Ikaruga is a vertically scrolling shoot ’em up. The game features five stages, three levels of difficulty, and supports single-player or two-player cooperative modes. The player pilots the Ikaruga fighter, moving to avoid obstacles and other danger. A key gameplay feature to Ikaruga is its polarity system. The player can press a button at any time to switch the polarity of their ship between black and white. When white, the ship will absorb white bullets fired by enemies and store their power until released with a special attack. However, if the ship is white and hit by black bullets, it will be destroyed. The opposite is true when the ship is black. Enemy fighters also have black and white polarities. If the player ship is white and the enemy is black, the player’s bullets will do twice the damage than if their ship was black. If an enemy is destroyed with the same polarity as the player, the ship will expel energy which can be absorbed or, if the player changes polarities too quickly, present a fatal danger.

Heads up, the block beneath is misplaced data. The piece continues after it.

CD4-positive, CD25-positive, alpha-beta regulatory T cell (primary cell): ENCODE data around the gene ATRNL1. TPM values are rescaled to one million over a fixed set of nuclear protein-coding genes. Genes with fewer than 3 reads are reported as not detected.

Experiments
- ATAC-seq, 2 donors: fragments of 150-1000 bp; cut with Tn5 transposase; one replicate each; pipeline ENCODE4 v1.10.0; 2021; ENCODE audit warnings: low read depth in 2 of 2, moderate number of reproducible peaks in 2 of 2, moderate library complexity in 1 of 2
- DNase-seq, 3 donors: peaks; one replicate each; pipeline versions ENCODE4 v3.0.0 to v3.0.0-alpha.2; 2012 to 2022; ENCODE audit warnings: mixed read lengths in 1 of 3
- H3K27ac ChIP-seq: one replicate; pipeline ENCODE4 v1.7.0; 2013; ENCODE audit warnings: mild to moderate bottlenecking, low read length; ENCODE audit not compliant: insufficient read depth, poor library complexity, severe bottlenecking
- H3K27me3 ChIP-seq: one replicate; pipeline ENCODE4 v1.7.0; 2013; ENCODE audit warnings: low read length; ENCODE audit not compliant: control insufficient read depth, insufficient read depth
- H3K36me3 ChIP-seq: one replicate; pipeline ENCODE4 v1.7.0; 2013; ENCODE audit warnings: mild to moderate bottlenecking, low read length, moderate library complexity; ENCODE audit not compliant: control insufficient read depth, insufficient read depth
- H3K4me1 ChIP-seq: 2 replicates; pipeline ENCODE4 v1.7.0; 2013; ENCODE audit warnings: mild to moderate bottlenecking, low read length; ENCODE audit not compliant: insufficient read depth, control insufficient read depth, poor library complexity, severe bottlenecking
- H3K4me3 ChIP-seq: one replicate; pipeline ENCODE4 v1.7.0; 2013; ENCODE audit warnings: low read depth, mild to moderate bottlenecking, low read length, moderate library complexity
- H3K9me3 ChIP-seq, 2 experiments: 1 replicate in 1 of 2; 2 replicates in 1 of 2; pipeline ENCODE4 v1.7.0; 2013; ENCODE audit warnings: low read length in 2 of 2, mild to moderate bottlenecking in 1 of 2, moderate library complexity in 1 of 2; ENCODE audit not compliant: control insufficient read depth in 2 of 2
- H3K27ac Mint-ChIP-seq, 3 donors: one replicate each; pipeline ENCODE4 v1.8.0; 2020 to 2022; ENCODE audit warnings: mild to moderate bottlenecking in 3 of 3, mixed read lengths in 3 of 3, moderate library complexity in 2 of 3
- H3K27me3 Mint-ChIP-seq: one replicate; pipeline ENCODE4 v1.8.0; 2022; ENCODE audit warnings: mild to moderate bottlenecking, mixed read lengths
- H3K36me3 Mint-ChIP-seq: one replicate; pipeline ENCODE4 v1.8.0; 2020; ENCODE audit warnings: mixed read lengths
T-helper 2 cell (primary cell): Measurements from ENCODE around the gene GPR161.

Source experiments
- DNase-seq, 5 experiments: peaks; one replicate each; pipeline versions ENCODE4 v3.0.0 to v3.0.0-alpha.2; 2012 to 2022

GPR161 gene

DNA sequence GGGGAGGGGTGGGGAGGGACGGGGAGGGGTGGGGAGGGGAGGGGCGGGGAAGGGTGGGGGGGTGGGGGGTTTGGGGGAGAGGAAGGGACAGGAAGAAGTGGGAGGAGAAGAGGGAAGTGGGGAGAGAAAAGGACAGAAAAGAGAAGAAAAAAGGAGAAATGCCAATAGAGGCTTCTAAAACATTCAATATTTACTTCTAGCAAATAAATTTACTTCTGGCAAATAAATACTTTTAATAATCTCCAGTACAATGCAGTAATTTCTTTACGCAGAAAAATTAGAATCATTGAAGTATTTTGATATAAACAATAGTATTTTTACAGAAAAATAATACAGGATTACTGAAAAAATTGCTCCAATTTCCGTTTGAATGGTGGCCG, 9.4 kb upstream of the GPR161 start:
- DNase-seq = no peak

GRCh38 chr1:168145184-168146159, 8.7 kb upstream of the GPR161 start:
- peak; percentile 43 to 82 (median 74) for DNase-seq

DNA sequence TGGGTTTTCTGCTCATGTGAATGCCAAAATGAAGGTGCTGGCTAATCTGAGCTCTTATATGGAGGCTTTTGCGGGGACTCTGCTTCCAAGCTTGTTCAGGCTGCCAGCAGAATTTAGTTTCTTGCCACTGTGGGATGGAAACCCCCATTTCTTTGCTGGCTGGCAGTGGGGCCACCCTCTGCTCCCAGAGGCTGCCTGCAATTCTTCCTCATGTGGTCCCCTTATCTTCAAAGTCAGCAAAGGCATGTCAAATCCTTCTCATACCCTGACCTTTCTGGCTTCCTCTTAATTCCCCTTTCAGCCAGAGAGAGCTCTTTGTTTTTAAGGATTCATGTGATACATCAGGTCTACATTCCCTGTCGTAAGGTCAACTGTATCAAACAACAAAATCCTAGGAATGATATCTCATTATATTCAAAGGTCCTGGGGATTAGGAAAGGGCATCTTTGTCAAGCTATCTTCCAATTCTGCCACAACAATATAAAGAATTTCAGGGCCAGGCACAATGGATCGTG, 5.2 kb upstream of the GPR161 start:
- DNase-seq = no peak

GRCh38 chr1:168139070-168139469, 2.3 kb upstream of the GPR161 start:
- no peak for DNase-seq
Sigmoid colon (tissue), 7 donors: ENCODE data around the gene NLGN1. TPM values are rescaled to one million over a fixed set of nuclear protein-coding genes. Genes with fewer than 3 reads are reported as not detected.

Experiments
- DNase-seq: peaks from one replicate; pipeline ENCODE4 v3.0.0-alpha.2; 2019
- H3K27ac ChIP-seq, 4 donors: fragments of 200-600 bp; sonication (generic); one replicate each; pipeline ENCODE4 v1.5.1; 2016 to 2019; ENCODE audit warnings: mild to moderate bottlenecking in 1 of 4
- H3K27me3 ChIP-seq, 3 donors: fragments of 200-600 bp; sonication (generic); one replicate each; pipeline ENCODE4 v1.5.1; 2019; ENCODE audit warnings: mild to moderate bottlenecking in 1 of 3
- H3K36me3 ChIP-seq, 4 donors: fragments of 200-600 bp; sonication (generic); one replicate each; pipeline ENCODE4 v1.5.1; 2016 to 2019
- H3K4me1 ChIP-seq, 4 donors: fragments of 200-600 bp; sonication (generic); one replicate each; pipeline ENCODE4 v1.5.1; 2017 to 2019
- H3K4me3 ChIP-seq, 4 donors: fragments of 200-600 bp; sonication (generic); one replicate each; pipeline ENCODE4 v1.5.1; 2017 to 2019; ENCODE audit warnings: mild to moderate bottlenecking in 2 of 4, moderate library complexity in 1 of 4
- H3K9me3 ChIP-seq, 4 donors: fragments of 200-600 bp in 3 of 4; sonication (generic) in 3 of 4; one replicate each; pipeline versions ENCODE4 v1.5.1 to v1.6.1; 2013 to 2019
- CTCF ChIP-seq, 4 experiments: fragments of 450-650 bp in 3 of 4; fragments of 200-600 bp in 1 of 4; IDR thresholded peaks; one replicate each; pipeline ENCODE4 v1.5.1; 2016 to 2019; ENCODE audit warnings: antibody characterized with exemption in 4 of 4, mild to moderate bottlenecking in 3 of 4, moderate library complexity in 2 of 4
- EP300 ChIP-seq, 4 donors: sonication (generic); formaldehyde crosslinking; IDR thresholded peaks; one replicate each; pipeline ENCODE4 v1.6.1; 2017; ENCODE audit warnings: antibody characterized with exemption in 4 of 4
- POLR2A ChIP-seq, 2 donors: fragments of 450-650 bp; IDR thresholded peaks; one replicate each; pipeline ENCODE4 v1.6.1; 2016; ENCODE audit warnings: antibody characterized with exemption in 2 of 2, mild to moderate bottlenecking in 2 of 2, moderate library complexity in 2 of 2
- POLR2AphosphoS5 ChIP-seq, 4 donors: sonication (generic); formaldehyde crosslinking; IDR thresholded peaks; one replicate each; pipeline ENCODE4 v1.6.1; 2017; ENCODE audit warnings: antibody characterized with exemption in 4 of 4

Ikaruga does not feature any pick-ups or power-ups, instead, the player can only rely on their standard firing weapon and a homing laser. Absorbed bullets contribute to building the player’s homing laser attack. The power of the attack increases one level for every 10 enemy bullets absorbed. Each level is equal to one laser, with a maximum of 12 which can be stored. A homing laser is 10 times more powerful than a standard shot.:9 The game’s scoring system is based upon chaining attacks to earn bonuses. Destroying three enemy fighters of the same color in a row will earn the player a chain bonus. The player will earn 100 points for their first chain bonus, and double the amount for each bonus thereafter. These bonuses can be multiplied up to a maximum of 25,600, but if interrupted by destroying an enemy out of order, the bonus will be reset.